an animals? "Take a good look at the antelope, she is all running, and runs so
much better than man-or the bear, who is
all strength. M
en can only do i
n part what the animal is, tot
ally." This fairy-tale way of thin
- king, no matter how odd it may sound, is the preliminary to our scientific, genet
- ic explanation of the world. These Indian pagans, like pagans all over the world, form an at
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- tachment out of reverential awe-what is known as totemism-to the animal world, by believing in animals o
- f all kinds as the mythical ancestors of their tribes. Their explanation of the world as inorganically coherent is not so far removed from Darwinism; for whereas we impute n
- atural law to the autonomous process of evolution in nature, the pagans attempt to expl
- ain it through arbitrating. When the Indian in his mimetic costume imi
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tates, for identification with the an
imal world. It is, one might say, a Darwinism of mythical elective affinity which determines the lives of these so-called primitive people.
The formal survival of the hunting dance in San Ildefonso is obvious.
But when we consider that the antelope has been extinct there for more than three generations, then it may well be that we have in the antelope dance a transition to the purely demoniac kachina dances, the chief task of which is to pray for a good crop harvest. In Oraibi, for example, there exists still today an antelope clan, whose chief task is weather magic.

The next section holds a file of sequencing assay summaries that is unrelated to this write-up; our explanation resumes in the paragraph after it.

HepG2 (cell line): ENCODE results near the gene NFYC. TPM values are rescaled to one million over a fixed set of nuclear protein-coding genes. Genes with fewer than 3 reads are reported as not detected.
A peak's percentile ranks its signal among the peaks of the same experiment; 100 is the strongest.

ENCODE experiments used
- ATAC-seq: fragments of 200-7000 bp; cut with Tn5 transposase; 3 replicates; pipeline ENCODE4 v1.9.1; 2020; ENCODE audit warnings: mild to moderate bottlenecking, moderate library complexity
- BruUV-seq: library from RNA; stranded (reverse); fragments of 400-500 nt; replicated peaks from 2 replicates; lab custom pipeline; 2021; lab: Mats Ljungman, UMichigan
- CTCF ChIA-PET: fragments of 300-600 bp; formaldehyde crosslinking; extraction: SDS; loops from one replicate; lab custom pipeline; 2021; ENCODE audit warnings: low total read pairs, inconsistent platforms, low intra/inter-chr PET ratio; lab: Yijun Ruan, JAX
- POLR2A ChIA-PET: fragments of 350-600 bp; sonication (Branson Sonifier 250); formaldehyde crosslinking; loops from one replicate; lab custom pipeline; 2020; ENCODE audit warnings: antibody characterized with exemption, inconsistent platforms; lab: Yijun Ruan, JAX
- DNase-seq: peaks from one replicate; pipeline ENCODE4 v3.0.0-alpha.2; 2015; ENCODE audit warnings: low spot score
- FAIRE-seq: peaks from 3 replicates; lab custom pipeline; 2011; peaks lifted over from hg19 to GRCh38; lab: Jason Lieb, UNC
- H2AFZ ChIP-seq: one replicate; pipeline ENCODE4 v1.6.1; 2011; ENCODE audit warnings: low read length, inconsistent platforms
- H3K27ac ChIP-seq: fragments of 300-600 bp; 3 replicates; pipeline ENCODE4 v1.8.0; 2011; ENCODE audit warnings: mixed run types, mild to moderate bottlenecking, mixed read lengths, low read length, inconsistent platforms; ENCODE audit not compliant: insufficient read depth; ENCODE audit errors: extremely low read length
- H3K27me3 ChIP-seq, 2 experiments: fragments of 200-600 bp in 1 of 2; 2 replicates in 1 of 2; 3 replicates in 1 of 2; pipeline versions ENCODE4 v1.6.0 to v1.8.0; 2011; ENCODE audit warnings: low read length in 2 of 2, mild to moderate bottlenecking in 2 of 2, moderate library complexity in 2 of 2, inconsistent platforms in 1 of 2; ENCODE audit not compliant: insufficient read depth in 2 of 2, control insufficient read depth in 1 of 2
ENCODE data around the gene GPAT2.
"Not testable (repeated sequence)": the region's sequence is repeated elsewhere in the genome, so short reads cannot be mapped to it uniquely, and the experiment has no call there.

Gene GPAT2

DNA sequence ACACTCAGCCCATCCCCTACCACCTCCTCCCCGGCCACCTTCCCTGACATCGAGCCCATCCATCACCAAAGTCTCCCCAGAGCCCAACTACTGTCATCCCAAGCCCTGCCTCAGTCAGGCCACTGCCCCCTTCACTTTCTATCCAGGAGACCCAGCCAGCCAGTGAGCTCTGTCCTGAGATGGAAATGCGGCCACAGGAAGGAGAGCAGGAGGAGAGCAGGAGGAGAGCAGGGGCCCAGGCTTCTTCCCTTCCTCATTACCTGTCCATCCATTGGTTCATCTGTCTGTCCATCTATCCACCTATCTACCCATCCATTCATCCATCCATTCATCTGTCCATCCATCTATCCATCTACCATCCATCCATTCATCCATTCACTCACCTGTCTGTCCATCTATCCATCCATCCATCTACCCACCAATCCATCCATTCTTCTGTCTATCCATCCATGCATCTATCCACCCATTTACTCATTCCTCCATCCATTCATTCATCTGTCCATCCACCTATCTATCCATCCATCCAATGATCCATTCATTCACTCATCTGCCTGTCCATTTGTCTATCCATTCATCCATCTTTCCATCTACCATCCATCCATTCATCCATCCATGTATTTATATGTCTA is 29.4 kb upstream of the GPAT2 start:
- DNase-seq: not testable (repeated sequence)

Whereas the imitative animal dance must be understood in terms of the mimic m
agic of hunting culture, the kachina dances, corresponding to cyclic peasant festivals, have a character entirely of their own which, however, i
s revealed only at sites far removed from European culture. This cultic, magical masked dance, with its entreaties focused on inanimate nature, can be observed in its more or less original form only where the railroads have yet to penetrate and where-as in the Moki villages-even the veneer of offical Catholicism no longer exists.
The children are taught to regard t
with a deep rel
igious awe. Every child takes the kachinas for supernatu
ral, terrifying creatures, and the moment of the child's initiation into the nature of the kachinas, into the society of mUSasked dancers itself, r
epresents the most important turning point in the educ, International Association of Chiefs of Police
ation of the Indian child.
On the market square of the rock village of Oraibi, the most remote westerly point, I was lucky enough to observe a so-called h
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dance. Here I saw the living originals of the masked dancers I had already seen in puppet form in a room of this same village of Oraibi.
To reach Oraibi, I had to travel for two days from the railway station of Holbrook in a small car
riage. This is a so-called buggy with four light wheels, capable of advancing
my stay in
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the region was Frank Allen, a Mormon. We experienced a very strong sand21 storm, which compl